Epicurean

Take a Central American excursion

CorrespondentAugust 27, 2008 

Up for a little culinary adventure? Three new restaurants specialize in a variety of Central American cuisines.

At Los Migueleños (3316 Guess Road; 620-6412), an unassuming little counter service eatery that opened early this month in Durham, the adventure can be as tame or as wild as you like. That's tame, as in carne asada, roast chicken and Tex-Mex fajitas. And wild, as in huevos de toro -- bull's testicles, which are available stewed, roasted or in a soup. Each of those methods of preparation represents a specialty of a Central American country, according to Ruth Linarte, who owns the restaurant with her husband, Alvaro. The soup represents her native El Salvador.

Indeed, the multicultural menu reads like a culinary souvenir book of the Linartes' lives and travels. Naturally, the famous Salvadoran pupusas -- thick, soft corn tortillas filled with cheese or pork -- are a specialty. Alvaro Linarte's native Nicaragua is represented by crunchy tacos dorados. Neighboring Honduras contributes baliadas, open-faced flour tortillas slathered with refried beans and topped with scrambled eggs, beef, sour cream, cheese and avocado. And the couple's 16-year stint in Miami is reflected in Cubano and medianoche sandwiches. Breakfast -- Cuban or Salvadoran style -- is served all day.

A few blocks aways is Costa Azul (2721-B Guess Road; 620-0971), offering Honduran and Mexican fare. Honduran specialties include baliadas, mondongo (tripe soup) and enchiladas Hondureñas, which serve up ground beef, shredded cabbage and a pile of other goodies on a crisp corn tortilla shell.

If, on the other hand, it's the familiar enchilada you're craving, you'll find it among the Mexican options, along with chiles rellenos, huevos rancheros and a modest selection of tacos, tortas and soups. And if the restaurant's name has put you in the mood for seafood, you should find a measure of satisfaction in a selection that includes coctel de camaron, caldo de mariscos and five entree variations on a shrimp theme.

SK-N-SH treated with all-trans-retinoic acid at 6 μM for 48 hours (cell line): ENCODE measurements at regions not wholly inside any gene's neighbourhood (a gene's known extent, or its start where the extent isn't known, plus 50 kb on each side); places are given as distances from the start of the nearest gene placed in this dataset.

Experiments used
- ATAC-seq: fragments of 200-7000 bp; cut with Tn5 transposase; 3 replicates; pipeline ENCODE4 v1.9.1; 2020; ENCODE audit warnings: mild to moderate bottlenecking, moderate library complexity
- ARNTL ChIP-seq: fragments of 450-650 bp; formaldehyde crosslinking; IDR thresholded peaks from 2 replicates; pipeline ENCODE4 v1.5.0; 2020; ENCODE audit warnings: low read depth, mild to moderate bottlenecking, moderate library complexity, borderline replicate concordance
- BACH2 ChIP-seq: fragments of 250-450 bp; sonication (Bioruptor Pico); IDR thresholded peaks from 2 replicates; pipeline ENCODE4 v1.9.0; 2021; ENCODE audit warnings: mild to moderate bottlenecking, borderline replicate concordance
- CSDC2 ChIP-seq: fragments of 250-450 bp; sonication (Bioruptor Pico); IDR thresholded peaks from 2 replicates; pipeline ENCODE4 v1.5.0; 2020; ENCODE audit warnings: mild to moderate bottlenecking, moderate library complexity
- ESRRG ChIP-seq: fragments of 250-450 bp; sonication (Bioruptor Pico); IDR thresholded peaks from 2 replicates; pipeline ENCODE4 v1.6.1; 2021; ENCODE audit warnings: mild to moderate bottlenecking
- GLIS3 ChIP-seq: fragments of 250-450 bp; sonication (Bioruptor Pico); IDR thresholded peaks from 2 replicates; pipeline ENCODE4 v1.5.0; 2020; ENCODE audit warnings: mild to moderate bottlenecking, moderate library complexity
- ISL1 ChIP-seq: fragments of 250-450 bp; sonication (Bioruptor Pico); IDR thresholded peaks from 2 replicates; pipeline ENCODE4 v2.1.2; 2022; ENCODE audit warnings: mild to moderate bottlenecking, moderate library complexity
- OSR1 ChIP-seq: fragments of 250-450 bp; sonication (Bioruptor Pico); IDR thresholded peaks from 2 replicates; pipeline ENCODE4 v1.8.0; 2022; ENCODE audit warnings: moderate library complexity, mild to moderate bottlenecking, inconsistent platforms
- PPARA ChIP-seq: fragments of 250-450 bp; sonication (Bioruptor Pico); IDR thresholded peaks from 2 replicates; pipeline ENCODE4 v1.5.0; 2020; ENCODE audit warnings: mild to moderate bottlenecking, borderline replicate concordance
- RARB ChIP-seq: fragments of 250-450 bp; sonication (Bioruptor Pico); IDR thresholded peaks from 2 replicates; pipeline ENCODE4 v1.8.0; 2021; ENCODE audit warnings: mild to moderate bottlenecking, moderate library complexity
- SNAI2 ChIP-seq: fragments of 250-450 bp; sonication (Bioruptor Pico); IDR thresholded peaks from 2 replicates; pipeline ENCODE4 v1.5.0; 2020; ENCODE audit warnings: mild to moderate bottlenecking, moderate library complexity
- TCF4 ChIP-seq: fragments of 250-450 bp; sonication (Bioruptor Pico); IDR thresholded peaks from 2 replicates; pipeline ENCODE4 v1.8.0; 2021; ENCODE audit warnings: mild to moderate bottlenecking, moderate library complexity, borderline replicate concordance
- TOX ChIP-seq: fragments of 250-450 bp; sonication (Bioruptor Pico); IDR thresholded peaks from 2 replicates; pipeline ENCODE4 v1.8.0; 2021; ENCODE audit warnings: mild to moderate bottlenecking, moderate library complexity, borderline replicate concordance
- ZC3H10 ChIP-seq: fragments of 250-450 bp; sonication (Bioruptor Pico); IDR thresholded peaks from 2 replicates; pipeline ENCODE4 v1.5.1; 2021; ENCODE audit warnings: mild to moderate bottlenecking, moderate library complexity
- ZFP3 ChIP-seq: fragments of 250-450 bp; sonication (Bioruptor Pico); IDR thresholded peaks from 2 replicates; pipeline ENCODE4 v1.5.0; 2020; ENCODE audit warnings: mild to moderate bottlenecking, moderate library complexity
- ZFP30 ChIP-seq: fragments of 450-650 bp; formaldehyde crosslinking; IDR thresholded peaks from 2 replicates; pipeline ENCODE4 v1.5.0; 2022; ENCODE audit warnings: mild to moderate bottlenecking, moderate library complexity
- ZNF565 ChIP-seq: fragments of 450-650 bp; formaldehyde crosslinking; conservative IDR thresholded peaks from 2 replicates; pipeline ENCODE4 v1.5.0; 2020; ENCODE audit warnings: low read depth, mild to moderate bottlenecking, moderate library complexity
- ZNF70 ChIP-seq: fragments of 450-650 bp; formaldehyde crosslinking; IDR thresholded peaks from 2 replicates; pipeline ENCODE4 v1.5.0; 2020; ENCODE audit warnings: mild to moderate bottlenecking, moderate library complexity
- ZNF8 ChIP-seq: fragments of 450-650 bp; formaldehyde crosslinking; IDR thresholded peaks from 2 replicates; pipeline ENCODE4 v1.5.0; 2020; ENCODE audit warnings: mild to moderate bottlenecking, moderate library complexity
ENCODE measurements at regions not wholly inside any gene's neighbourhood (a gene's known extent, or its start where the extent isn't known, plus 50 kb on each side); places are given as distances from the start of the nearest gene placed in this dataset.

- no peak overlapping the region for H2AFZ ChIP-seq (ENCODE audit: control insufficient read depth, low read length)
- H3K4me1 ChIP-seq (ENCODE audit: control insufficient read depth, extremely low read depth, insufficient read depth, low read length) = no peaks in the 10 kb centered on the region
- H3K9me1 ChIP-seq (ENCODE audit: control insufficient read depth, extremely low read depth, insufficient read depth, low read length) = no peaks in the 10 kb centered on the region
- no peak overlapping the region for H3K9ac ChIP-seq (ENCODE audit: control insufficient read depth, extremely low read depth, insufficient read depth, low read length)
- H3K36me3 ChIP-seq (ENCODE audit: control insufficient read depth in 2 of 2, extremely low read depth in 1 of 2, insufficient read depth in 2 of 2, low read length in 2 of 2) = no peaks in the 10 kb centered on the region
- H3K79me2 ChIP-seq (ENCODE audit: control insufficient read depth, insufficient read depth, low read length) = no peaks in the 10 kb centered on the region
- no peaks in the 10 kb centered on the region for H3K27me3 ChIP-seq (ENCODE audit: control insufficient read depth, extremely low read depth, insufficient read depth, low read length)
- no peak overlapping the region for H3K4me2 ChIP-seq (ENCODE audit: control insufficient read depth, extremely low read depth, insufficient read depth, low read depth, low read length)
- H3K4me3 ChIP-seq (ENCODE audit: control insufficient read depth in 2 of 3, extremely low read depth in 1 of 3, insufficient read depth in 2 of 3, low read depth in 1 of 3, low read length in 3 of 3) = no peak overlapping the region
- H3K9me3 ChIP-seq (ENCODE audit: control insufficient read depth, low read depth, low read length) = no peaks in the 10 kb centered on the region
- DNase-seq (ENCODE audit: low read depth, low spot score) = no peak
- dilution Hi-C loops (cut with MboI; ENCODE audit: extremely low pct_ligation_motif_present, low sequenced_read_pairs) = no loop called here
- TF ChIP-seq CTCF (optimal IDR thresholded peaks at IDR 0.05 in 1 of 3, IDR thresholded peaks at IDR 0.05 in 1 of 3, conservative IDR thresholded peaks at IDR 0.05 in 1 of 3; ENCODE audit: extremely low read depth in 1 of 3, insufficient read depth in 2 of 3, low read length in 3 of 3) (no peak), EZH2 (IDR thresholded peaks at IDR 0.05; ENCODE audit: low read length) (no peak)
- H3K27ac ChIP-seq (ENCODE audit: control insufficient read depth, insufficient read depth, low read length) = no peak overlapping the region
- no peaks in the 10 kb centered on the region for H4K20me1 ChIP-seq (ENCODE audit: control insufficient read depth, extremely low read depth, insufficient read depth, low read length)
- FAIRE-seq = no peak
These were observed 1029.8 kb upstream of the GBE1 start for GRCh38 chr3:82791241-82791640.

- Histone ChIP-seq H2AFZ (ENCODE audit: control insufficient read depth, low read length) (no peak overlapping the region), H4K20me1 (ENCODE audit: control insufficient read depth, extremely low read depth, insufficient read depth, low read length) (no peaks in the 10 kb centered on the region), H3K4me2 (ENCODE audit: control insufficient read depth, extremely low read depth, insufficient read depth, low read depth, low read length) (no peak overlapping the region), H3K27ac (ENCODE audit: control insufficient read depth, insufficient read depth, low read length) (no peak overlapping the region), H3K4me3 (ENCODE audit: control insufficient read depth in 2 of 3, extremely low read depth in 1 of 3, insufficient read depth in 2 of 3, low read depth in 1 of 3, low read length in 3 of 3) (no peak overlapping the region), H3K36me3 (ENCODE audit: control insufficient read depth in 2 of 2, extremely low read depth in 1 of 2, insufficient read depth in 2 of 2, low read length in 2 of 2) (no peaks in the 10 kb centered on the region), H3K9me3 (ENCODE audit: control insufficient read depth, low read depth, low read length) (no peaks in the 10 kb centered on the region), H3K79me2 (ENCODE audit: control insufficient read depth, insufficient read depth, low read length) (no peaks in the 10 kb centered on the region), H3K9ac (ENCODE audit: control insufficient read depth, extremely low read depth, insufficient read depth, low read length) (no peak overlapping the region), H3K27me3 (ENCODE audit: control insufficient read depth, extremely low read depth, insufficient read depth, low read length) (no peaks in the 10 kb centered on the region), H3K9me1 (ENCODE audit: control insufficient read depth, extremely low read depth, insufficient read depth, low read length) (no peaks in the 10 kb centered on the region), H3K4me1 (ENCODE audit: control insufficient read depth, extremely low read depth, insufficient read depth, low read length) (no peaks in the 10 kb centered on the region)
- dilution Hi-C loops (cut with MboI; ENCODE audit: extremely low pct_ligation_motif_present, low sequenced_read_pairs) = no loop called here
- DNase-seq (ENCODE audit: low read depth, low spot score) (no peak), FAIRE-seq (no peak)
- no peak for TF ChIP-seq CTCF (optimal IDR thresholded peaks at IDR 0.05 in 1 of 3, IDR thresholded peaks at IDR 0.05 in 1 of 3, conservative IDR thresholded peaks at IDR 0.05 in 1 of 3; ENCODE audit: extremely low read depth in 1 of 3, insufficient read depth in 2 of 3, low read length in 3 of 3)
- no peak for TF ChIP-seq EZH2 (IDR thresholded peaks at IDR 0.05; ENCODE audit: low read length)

In Knightdale, the extensive Mexican offering at Las Brazas (903 N. Smithfield Road; 217-0900) covers the spectrum from combo plates to soft tacos and tortas to house specialties such as carne picada, roast chicken and Jalisco-style lamb stew. Seafood options alone number around two dozen, including tostadas de seviche, shrimp in chipotle sauce, pescado al mojo de ajo, and all the usual caldo and coctel suspects.

On closer examination, you notice a tiny selection of Honduran dishes under the heading of "Pupusas." There are only three listings: chicharron pupusas, fried yuca with chicharron, and fried plantains with beans and crema. Not much of a selection, granted. But, in an area where other Central American cuisines are still underrepresented, it's a start.

Honors for restaurants

Let's all raise a glass to the Triangle area winners of the 2008 Wine Spectator awards, announced in the current (Aug. 31) issue of Wine Spectator magazine. You'll want to break out your best bottle to toast Angus Barn, one of only 73 restaurants in the world to win Wine Spectator's highest honor, the Grand Award. Fearrington House is again the only area winner at the next award level, the Best of Award of Excellence. A record 22 area restaurants earned the Award of Excellence, the magazine's equivalent of the bronze medal. Find the full list on my blog at http://blogs.newsobserver.com/epicurean.

http://blogs.newsobserver.com/epicurean or ggcox@bellsouth.net

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